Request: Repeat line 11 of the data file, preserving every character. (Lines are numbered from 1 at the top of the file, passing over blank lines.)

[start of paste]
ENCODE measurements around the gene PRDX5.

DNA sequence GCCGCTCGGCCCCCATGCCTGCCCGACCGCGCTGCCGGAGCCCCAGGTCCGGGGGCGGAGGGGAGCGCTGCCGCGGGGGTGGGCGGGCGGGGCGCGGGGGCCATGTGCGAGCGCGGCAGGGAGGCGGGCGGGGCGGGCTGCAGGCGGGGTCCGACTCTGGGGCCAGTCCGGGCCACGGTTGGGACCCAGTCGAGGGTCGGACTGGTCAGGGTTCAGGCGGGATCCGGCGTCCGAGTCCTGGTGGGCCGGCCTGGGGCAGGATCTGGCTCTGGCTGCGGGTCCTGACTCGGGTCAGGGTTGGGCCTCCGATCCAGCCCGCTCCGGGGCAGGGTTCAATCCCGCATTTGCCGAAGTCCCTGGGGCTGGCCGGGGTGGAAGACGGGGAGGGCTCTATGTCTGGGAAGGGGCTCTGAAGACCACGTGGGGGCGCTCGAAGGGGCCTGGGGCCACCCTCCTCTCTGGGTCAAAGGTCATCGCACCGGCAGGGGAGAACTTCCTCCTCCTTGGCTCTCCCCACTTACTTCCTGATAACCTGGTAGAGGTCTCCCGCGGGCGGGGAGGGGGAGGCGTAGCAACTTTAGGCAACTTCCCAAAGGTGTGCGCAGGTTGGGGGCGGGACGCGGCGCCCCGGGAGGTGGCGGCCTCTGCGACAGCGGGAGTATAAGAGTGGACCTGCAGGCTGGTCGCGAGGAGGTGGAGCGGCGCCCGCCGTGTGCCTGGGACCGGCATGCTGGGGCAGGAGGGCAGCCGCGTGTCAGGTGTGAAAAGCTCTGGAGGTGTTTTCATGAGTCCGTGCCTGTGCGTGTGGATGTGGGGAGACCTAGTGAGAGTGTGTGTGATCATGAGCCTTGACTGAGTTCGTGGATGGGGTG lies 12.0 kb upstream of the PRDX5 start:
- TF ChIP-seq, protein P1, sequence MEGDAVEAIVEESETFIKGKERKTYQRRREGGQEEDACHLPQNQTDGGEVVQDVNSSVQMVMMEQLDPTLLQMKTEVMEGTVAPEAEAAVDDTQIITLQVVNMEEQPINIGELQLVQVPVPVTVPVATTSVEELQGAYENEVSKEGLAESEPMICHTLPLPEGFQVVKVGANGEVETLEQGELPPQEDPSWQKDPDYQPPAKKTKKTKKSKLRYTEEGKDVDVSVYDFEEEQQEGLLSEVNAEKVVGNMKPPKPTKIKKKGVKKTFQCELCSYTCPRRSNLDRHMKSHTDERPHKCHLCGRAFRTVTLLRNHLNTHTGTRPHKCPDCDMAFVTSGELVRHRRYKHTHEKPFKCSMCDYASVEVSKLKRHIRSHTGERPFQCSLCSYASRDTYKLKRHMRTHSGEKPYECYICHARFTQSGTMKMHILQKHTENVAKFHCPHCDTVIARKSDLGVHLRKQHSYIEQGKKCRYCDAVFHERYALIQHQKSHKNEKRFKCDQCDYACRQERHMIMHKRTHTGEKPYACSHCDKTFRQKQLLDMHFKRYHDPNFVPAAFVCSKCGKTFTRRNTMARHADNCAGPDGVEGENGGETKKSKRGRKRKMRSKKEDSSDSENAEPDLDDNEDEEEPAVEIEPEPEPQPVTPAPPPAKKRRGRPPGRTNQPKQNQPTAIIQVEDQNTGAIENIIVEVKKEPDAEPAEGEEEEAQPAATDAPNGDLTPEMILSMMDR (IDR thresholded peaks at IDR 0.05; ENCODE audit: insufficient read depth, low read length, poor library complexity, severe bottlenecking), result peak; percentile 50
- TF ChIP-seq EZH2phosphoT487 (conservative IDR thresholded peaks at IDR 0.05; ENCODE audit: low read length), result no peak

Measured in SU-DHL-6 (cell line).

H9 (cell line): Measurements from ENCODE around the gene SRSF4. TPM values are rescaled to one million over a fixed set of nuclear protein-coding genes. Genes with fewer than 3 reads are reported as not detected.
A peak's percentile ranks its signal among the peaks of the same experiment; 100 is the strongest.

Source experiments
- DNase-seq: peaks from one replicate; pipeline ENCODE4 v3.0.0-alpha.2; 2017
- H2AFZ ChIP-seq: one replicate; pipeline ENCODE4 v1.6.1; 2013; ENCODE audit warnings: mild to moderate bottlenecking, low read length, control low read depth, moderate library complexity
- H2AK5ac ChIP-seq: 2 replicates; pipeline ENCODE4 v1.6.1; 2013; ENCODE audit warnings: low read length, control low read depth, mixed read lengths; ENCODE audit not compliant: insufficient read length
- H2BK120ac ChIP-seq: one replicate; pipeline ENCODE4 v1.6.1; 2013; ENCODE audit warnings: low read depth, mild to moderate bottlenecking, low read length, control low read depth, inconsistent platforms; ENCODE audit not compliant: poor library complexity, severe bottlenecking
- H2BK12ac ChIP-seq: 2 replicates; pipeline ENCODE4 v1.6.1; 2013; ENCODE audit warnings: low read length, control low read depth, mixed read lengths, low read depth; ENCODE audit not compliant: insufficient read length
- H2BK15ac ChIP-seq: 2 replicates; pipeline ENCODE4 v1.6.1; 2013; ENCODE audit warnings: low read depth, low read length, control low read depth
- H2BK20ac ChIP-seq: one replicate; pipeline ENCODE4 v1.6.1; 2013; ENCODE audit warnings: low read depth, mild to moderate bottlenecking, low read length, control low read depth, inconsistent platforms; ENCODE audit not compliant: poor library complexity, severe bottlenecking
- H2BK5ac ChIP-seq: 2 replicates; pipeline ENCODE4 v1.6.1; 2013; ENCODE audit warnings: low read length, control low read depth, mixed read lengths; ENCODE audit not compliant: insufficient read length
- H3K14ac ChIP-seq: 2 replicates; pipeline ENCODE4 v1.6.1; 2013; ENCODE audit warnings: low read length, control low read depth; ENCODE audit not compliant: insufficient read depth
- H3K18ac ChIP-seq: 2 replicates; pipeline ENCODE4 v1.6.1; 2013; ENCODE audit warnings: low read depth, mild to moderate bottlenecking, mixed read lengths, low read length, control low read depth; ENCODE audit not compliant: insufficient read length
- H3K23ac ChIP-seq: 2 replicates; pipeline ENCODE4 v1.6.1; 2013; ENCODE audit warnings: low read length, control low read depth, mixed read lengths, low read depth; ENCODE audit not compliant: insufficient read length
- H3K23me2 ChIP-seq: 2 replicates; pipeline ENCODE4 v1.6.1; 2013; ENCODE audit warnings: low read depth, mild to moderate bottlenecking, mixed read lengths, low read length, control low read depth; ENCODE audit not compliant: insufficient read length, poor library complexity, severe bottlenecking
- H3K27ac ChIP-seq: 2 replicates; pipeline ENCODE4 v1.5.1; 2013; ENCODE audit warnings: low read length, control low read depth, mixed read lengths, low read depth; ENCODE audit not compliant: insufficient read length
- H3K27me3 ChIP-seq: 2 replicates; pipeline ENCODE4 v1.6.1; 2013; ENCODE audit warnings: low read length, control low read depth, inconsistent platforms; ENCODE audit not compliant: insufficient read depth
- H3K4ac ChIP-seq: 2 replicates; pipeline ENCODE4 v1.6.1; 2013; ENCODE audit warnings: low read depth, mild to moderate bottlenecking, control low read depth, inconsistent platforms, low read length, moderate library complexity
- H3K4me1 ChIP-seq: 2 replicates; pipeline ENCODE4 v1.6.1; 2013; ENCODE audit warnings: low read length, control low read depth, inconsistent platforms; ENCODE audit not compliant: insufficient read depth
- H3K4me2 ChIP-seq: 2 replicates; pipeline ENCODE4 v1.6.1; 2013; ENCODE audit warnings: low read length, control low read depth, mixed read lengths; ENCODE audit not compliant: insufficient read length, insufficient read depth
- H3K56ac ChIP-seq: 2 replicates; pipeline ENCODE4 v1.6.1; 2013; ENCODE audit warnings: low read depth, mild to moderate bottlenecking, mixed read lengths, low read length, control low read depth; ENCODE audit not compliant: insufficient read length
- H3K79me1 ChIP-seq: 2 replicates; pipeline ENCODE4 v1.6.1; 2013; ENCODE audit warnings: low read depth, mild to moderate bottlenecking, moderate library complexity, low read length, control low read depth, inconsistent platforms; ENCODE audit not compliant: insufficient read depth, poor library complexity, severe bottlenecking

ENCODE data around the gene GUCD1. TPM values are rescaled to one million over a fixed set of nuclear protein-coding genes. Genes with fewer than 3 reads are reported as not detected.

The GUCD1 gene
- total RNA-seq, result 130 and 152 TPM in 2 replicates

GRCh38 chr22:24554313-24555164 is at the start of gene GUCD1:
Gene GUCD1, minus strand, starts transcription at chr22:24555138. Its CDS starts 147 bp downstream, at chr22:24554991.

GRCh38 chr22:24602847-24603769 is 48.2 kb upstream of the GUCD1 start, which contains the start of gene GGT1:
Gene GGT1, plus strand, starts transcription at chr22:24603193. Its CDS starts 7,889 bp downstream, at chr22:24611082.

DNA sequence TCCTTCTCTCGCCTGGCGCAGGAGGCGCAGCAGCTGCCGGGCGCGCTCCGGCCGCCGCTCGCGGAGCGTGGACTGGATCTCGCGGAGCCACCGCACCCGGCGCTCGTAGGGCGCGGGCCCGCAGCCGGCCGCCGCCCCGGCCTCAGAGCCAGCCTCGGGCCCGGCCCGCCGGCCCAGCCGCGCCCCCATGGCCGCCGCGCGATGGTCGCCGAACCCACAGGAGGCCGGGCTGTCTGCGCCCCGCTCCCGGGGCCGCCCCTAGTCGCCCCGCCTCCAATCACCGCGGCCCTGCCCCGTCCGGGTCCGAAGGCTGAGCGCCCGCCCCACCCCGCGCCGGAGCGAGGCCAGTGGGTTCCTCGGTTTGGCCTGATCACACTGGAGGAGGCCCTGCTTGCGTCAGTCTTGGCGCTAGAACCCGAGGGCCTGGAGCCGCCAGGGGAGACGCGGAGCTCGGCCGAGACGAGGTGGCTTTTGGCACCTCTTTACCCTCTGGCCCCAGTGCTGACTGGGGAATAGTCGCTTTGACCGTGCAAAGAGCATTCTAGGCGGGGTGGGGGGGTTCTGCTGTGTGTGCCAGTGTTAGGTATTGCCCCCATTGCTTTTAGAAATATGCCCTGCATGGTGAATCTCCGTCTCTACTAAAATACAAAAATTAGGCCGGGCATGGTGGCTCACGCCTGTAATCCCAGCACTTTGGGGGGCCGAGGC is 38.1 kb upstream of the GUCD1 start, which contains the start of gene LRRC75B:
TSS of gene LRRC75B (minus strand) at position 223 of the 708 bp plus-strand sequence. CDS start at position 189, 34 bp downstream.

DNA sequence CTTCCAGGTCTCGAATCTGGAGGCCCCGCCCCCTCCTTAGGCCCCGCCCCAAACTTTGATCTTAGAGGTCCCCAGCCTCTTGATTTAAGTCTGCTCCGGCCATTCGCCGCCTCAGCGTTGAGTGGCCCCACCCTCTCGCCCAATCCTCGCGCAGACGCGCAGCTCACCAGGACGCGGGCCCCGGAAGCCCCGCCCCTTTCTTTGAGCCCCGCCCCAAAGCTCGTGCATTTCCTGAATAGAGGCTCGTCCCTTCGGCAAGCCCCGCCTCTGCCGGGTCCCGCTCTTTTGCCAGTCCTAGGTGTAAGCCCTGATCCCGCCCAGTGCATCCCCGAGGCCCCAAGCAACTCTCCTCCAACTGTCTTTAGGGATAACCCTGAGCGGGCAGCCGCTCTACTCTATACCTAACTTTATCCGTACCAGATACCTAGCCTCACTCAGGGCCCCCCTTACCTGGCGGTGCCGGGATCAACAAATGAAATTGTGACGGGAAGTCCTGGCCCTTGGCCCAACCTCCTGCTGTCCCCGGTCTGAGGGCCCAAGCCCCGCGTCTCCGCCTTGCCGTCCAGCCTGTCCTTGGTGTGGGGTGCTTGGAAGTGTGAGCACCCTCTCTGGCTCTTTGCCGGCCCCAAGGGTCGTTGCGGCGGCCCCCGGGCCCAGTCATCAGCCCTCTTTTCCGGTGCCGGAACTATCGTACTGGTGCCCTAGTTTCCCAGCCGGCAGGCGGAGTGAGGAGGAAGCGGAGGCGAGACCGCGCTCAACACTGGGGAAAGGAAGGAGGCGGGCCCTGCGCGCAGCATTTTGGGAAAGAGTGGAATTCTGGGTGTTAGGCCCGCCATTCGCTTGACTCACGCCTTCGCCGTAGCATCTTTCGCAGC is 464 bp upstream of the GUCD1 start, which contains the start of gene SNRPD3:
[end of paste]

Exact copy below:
- H2AK5ac ChIP-seq: 2 replicates; pipeline ENCODE4 v1.6.1; 2013; ENCODE audit warnings: low read length, control low read depth, mixed read lengths; ENCODE audit not compliant: insufficient read length